Kyrgyzstan’s security services detained the wife of a Tajik opposition figure over the weekend, sparking concern that governments in the region are collaborating to silence one another’s political opponents.
The State Committee for National Security (GKNB) detained Sobir Valiev’s wife, Janet Khamzaeva, for questioning in Bishkek on October 2 in relation to alleged offenses committed by Valiev.
The GKNB said in a statement on October 3 that Valiev had obtained a Kyrgyz passport illegally. Khamzaeva was released close to midnight on condition she remain in the country, according to Kylym Shamy, a rights group coordinating over her case.
The GKNB stated that there was international arrest warrant pending for Valiev, who currently resides in Poland, in relations to charges of “carrying out criminal acts” in Tajikistan.
Tajikistan has in recent years made ample use of Interpol to pursue its political foes, with the leader of the banned Islamic Renaissance Party of Tajikistan, Muhiddin Kabiri, the most prominent among recent additions to the international policing body’s Tajikistan list of wanted persons.
Unlike Kabiri, however, Valiev’s name does not appear on Interpol’s website, despite his Group-24 opposition movement being billed a “terrorist group” by Dushanbe after it called on Facebook and Russian social media for Rahmon’s overthrow back in 2014.
According to an RFE/RL report, Khamzaeva was only in Kyrgyzstan briefly to see her sick mother, who resides in Bishkek.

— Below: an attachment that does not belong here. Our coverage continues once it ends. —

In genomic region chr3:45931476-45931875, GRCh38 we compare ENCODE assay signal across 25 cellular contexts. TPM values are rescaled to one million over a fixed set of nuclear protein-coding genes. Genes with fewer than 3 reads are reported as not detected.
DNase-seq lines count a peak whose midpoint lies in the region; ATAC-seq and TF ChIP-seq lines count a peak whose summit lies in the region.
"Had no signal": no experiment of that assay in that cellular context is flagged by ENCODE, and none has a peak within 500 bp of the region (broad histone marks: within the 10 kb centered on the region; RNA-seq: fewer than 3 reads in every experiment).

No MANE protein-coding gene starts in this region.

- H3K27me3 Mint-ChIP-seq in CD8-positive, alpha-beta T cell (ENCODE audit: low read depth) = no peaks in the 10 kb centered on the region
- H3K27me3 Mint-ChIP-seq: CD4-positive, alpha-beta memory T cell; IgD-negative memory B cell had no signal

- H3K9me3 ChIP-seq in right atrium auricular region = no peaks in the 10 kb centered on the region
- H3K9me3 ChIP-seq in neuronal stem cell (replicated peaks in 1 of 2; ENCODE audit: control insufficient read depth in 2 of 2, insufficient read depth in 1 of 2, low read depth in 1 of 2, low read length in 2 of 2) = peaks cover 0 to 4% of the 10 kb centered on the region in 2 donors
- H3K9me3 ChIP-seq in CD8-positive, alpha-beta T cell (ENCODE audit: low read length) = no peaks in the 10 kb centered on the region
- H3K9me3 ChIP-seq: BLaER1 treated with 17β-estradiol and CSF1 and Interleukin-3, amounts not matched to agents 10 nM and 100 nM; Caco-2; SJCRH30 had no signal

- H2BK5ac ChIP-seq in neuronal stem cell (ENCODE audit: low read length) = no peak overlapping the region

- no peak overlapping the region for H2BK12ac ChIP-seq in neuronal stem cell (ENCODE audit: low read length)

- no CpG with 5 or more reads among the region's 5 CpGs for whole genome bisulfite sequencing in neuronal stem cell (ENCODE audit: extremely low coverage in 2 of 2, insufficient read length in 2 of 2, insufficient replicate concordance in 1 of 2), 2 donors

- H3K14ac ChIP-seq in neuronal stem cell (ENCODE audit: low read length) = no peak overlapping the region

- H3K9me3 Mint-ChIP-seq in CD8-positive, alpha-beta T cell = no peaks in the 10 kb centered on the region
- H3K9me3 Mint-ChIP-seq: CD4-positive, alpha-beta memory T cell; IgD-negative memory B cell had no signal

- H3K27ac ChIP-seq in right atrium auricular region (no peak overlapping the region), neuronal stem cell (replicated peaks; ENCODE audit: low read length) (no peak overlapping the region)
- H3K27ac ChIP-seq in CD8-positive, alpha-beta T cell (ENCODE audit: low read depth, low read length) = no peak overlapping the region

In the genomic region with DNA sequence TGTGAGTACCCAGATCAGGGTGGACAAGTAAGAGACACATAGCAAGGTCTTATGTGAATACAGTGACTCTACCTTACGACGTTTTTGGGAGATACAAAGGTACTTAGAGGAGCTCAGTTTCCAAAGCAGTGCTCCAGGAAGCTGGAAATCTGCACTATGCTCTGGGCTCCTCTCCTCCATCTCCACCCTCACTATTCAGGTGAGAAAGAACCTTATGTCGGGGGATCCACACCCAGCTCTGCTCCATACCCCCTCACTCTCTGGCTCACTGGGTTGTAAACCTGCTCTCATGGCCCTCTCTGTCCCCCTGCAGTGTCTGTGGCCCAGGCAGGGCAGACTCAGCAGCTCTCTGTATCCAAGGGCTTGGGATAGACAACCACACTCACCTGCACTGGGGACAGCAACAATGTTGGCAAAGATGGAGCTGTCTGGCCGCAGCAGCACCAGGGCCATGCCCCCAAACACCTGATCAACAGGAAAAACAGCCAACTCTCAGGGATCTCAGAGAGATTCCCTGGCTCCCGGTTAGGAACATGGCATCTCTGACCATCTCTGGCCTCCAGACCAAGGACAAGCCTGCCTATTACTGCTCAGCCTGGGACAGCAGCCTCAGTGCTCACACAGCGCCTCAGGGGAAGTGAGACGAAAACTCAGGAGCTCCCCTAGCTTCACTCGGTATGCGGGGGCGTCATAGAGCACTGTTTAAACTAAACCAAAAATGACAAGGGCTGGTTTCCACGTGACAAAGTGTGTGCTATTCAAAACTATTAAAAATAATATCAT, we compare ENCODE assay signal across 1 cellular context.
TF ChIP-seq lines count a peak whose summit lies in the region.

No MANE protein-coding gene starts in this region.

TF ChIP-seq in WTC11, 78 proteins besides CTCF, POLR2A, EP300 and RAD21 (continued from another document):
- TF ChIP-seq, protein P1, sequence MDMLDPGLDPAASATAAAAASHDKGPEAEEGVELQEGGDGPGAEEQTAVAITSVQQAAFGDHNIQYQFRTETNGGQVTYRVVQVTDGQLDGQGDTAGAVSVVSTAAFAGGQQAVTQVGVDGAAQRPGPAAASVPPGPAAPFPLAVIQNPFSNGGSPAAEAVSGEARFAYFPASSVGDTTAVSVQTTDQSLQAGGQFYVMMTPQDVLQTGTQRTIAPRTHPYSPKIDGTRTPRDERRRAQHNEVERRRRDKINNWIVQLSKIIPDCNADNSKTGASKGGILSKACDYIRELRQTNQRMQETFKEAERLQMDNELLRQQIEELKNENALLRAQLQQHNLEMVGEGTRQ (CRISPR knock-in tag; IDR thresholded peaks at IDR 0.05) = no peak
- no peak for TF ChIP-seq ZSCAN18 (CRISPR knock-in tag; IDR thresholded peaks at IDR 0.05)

Kylym Shamy representative Rysbek Adamaliev said on Facebook that Khamzaeva was asked to present herself at the GKNB headquarters in the afternoon on October 3 for further questioning. Kylym Shamy representatives were reportedly not allowed to join her in the initial interrogation.
That Valiev might have been looking for a non-Tajik passport in 2015 is fully understandable.
Group-24’s erstwhile leader Umarali Quvvatov, a business partner turned social-media-savvy enemy of the Rahmon regime, was gunned down in Istanbul in a suspected political assassination on March 5 that year.
Another presumed member of the group, meanwhile, was briefly detained by Finnish authorities based on an Interpol red notice before being released just prior to Quvvatov’s assassination. Later in 2015, Valiev was held in Moldova for more than one month before a court allowed for his release.
Whatever the truth surrounding the GKNB’s claim that Valiev may have attempted to illegally obtain a passport, the apparent intimidation of his wife by Kyrgyz security services makes the country look like it is doing the bidding of its more authoritarian neighbor.
It could just as well be an act of solidarity.
Both countries are currently enraged at the Organization for Security and Cooperation in Europe for providing a platform to their respective political opponents at its annual Office for Democratic Institutions and Human Rights forum, held in Warsaw in the final two weeks of September.
Rights groups say that relatives of members of both the IRPT and Group-24 that spoke out against political persecution in the country on the event’s opening day have faced harassment from Tajikistan’s security services.
Kyrgyzstan, in turn, has officially threatened to downgrade the status of the OSCE’s office in the country after Sweden-based Kadyrzhan Batyrov, an ethnic Uzbek community leader jailed for life in absentia for his alleged role in instigating bloody strife in southern Kyrgyzstan in 2010, gave a speech at the same event.
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